Quo Vadis Culture Wars?
Culture Wars have always been a staple of American politics, it’s just that we’ve only been labeling them for the last two decades. Obviously issues such as woman’s suffrage, prohibition, and the scary threat of comic books and rock and roll—both the subject of congressional hearings in the 1950s—were culture wars as we now define them.
Pat Buchanan’s speech at the 1992 Republican National convention was a defining moment in how we think of the culture wars. At that convention, Buchanan declared war on gay rights, choice, and any number of other “hot topics’ for the Republican base.
The last months—particularly with John McCain’s choice of Alaskan Governor Sarah Palin as a running mate—appeared to be a revival of the culture war mentality. Here was a woman who was against abortion, who repeatedly inquired about banning books from her town library, who belonged to a church that was invested in “saving” homosexuals, allowed her town to charge assault victims for rape kits, and who touted “traditional values” of home, motherhood, family, and what have you. The conventional wisdom was that Palin was going to shore up a Christian Evangelical base who were dubious of McCain’s commitment to them. What is interesting is that the looming “culture war” seems not to have happened as predicted. And certainly a culture war against homosexuals—or involving homosexuals—has not materialized at all.
Why is this? Can we have reached a point where gay rights has become so ingrained in American culture that even die-hard homo-haters have a hard time making their voices heard? Or has the country gotten tired of hearing about gay rights, gay marriage, gay adoption, gay whatever so that basic human rights are now being granted and accepted out of boredom?
It may be a mixture of all of these—not to mention the result of plenty of grassroots organizing by LGBT groups. Let’s be clear, however: Americans have not all joined the gays gone wild club. Lesbians and gay men don’t have basic legal protections in many states, often face violence, and certainly run into many more social and legal obstacles than do their heterosexual counterparts. A constitutional right to federal contractual marriage—a right being quickly granted by more and more European countries—is also not an option for same-sex couples. Obama and Biden are very clear in their opposition to same-sex marriage, as are (obviously) Palin and McCain.
In the vice presidential debates Palin and Biden strongly voiced their opposition to changing the definition of marriage from anything but a heterosexual paradigm. But Palin also went out of her way to state that a McCain-Palin administration had no interest in curtailing the hospital visitation rights of same-sex couples or voiding legal contracts that same-sex couples might make. It was an odd moment since no one had ever suggested that this was even a remote possibility—or, for that matter, even legal under any reading of the law. She also did not mention that McCain has come out against same-sex couples adopting children. He stated that it was clear to him that a traditional parenting family was the best for children (the violence against children in heterosexual families to the contrary). But maybe she didn’t know that. Or at least wasn’t prepped for it.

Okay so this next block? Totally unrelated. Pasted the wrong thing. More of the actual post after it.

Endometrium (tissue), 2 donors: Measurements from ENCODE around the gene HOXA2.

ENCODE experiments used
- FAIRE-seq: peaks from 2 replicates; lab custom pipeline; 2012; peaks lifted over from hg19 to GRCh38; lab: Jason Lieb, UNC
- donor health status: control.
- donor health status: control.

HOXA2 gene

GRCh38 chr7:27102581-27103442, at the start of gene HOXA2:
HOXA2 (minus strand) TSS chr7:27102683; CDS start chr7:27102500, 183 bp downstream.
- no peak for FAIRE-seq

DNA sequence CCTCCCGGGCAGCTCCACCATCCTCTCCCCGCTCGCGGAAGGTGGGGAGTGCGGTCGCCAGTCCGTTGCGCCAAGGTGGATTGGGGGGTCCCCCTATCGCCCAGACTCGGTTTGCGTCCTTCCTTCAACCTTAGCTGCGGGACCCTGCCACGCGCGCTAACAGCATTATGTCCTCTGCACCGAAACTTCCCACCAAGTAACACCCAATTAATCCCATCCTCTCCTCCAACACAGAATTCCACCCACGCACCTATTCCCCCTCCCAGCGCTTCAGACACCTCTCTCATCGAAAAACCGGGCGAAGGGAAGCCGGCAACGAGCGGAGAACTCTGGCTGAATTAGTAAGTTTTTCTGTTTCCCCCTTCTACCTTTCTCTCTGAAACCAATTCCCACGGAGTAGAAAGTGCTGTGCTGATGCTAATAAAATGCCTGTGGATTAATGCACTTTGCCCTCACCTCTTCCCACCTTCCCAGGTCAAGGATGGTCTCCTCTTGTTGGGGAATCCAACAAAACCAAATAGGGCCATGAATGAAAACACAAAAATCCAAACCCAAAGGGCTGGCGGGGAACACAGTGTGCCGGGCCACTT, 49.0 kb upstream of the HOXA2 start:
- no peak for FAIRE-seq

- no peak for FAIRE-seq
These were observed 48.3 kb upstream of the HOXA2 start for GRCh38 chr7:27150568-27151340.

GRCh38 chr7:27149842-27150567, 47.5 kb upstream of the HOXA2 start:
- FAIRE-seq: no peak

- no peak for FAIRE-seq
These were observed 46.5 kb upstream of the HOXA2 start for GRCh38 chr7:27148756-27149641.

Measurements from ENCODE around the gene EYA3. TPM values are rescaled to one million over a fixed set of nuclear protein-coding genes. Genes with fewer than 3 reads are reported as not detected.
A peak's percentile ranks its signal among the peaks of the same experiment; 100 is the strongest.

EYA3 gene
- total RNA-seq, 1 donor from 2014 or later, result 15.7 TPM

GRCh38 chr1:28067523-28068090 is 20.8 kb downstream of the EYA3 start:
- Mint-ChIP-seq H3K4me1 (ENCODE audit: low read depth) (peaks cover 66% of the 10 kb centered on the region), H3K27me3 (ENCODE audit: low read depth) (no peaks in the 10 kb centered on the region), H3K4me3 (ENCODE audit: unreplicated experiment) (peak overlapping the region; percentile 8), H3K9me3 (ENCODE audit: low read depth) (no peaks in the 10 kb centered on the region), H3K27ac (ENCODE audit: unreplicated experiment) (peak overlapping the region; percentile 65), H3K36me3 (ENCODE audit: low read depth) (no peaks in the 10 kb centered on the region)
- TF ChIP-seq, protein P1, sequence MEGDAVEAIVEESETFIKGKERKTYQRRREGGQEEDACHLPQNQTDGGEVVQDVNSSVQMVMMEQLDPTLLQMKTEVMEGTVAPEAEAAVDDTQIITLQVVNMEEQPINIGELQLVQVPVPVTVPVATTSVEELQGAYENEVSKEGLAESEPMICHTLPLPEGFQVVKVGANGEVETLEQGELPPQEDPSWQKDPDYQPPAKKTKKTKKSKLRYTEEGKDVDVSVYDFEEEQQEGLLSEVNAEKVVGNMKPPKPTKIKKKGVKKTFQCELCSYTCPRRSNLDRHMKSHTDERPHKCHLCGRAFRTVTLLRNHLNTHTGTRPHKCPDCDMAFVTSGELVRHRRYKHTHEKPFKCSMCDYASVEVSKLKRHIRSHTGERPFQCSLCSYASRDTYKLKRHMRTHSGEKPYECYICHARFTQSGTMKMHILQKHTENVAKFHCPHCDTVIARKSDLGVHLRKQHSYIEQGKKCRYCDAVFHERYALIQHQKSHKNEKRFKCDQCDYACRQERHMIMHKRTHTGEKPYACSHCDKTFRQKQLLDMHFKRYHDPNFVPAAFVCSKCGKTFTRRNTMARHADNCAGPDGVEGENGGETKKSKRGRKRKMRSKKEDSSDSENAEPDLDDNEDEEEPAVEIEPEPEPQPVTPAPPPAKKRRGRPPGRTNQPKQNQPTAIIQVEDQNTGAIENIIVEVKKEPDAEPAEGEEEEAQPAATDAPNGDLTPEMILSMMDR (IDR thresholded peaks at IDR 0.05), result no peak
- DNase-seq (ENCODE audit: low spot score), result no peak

Clearly, in the past few weeks, the economy has taken enormous precedence in this election and will most probably be the defining factor in how people will vote. But that obvious fact aside, it is also clear that culture war thinking has declined among many voters, although perhaps not a certain segment of the far right, religious, Republican base.
It was perhaps inevitable that after years of “Queer Eye for the Straight Guy,” “Will and Grace,” Ellen, Rosie, and now Lindsey Lohan, most Americans might have become more tolerant. The situation is, of course, more complicated than this. But there has, to some degree, been a sea change around the public discussion of how lesbians and gay men should be treated in our society. On the upside, many of the most virulent and vicious attacks by the right wing have decreased or stopped. When was the last time that you heard about “homosexual predators” attacking children? Even “Law & Order: SVU”—a show seemingly predicated on weekly narratives of pedophilia—is careful to make sure that no one confuses sex with children with homosexuality.
But a downside is that homosexual issues have begun to be erased from public discussion. For example, the debate would have been far more interesting if Biden and Palin had been asked questions about federal funding for Gay-Straight Alliances in schools or what the Department of Health should do to actually reach teens with HIV education or if there should be a federal program that would address homophobic bullying in schools. Certainly Palin, who believes in abstinence-only sex education, would have to give pointed answers. And who knows what Biden would have said.
It is probably good that the culture wars about homosexuality have abated, but if it is at the expense of no discussion and no real movement toward thinking these issues through, maybe we want to see some aspects of the old time culture wars return.
Michael Bronski is a journalist, cultural critic, and political commentator. He has been a visiting professor in Women’s and Gender Studies and Jewish Studies at Dartmouth College since 1999.